In Ayala v. Antelope Valley Newspapers, Inc., Cal. Ct. App. Case No. B235484 (Certified for Publication Oct. 17, 2012), the plaintiffs had sought from the trial court an order certifying a class of newspaper home delivery carriers in a lawsuit alleging that the defendant newspaper company illegally misclassified them as independent contractors rather than employees in violation of California labor laws. The defendant hired the plaintiffs to “assemble inserts, sections, pre-prints, samples, bags, and supplements and deliver the newspapers as directed by AVP to AVP’s customers,” and although they signed agreements categorizing them as independent contractors, the plaintiffs argued in their class certification motion that they really were employees, because the company in practice retained significant control over their work. (Slip Op. at 3-4.)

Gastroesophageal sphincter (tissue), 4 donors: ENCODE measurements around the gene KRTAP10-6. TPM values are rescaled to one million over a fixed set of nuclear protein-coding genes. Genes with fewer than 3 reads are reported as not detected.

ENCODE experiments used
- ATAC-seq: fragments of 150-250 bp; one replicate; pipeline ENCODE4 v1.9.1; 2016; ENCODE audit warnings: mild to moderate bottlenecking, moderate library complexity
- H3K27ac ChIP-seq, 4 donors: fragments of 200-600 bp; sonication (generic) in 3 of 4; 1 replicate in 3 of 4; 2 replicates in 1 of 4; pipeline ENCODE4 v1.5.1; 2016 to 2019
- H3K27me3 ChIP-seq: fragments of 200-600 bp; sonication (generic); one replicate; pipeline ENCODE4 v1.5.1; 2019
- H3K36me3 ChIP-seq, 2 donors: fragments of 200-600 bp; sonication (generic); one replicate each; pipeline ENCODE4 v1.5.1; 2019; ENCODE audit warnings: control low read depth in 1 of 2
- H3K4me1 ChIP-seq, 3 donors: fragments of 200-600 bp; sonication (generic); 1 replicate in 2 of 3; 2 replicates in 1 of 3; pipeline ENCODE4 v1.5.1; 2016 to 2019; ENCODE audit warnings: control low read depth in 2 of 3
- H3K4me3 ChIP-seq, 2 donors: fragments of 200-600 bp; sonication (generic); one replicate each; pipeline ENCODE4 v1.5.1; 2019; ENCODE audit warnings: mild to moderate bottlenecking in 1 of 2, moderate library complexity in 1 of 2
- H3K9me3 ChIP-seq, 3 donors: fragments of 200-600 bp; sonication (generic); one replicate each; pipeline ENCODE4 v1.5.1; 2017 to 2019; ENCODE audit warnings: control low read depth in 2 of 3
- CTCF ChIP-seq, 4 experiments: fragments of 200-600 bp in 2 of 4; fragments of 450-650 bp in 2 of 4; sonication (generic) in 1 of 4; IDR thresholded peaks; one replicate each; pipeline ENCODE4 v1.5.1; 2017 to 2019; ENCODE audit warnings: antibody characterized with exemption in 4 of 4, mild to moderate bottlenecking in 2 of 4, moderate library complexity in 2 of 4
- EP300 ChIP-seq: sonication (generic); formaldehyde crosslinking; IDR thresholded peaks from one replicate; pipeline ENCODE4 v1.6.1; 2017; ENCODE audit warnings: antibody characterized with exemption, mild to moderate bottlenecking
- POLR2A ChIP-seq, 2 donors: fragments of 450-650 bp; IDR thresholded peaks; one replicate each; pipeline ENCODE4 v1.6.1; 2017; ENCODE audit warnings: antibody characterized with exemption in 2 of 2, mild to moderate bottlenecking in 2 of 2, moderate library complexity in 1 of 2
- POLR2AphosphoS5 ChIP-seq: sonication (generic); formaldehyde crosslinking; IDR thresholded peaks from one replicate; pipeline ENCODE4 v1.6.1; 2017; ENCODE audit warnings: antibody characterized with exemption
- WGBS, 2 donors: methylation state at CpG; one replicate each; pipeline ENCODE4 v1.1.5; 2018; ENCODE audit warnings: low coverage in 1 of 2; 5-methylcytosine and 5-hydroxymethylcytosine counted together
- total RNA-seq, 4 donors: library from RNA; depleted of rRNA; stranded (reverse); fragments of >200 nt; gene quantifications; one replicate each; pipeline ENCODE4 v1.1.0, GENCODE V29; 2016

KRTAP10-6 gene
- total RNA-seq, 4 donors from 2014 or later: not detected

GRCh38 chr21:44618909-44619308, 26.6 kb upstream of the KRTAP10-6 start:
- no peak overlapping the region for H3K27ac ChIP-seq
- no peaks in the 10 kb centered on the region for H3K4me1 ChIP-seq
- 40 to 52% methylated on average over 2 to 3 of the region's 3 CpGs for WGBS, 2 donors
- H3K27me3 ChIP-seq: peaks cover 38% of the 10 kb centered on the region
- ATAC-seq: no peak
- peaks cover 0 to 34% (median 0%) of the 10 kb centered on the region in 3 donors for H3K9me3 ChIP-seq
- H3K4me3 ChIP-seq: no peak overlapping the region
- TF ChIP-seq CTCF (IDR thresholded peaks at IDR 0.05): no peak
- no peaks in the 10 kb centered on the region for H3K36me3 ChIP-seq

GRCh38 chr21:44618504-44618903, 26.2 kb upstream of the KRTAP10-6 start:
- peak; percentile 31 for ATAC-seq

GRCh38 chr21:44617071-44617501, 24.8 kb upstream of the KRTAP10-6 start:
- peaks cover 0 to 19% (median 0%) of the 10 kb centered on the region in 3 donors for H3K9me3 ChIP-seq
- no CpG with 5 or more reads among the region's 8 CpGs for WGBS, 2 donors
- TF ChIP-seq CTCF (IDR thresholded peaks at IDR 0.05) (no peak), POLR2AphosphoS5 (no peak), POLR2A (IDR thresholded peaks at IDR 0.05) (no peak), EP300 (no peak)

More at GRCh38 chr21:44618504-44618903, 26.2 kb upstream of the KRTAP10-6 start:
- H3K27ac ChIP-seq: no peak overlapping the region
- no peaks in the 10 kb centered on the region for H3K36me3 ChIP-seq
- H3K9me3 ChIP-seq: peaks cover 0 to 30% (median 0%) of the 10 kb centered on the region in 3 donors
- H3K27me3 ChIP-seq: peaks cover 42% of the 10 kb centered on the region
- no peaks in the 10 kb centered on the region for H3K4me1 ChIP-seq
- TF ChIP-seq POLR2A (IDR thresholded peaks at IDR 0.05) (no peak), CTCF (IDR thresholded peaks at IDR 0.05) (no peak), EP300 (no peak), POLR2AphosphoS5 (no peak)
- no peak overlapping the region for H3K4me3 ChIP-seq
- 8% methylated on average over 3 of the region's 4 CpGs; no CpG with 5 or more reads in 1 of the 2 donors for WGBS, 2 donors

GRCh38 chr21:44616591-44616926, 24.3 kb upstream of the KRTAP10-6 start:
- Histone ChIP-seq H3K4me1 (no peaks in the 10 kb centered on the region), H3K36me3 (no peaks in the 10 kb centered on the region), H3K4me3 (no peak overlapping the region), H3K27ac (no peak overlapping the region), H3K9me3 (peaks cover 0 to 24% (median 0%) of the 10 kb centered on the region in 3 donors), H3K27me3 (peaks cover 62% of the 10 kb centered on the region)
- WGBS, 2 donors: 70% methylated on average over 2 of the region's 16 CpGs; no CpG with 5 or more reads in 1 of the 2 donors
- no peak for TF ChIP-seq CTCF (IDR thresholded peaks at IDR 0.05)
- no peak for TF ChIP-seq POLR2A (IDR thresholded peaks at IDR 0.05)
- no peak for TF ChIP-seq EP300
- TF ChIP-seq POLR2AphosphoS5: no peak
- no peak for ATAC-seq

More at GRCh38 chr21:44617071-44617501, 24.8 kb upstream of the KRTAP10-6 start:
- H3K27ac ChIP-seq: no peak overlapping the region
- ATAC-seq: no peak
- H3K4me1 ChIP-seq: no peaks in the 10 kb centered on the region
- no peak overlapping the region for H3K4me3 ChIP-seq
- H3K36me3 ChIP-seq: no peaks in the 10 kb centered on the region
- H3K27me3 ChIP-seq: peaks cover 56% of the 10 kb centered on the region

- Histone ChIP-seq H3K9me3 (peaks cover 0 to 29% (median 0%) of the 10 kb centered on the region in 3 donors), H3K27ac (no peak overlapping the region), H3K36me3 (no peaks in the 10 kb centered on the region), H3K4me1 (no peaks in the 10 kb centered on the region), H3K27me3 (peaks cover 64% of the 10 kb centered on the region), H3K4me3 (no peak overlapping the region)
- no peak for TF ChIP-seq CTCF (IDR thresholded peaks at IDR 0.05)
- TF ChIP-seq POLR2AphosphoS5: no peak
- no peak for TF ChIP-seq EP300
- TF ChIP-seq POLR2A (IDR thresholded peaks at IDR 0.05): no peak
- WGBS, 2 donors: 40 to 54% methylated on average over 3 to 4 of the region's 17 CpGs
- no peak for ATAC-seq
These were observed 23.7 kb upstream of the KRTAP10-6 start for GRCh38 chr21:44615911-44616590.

The trial court denied class certification, finding that “there were numerous variations in how the carriers performed their jobs, and therefore common issues did not predominate.” (Slip Op. at 2.) Upon review, the Court of Appeal concluded that “the trial court erred in finding that the independent contractor-employee issue is not amenable to class treatment,” finding that the variations in how the carriers performed their jobs did not “present individual issues that preclude class certification. Instead, because all of the carriers perform the same job under virtually identical contracts, those variations simply constitute common evidence that tends to show [the company’s] lack of control over certain aspects of the carriers’ work.” (Slip Op. at 2.) However, as to plaintiffs’ claims that the company failed to properly pay the employees overtime and failed to provide meal and rest breaks, the Court of Appeal found that the trial court properly concluded that these claims were not suitable for class treatment on the ground that “individual inquiries would have to be made to determine AVP’s liability as to each carrier.” (Slip Op. at 2.)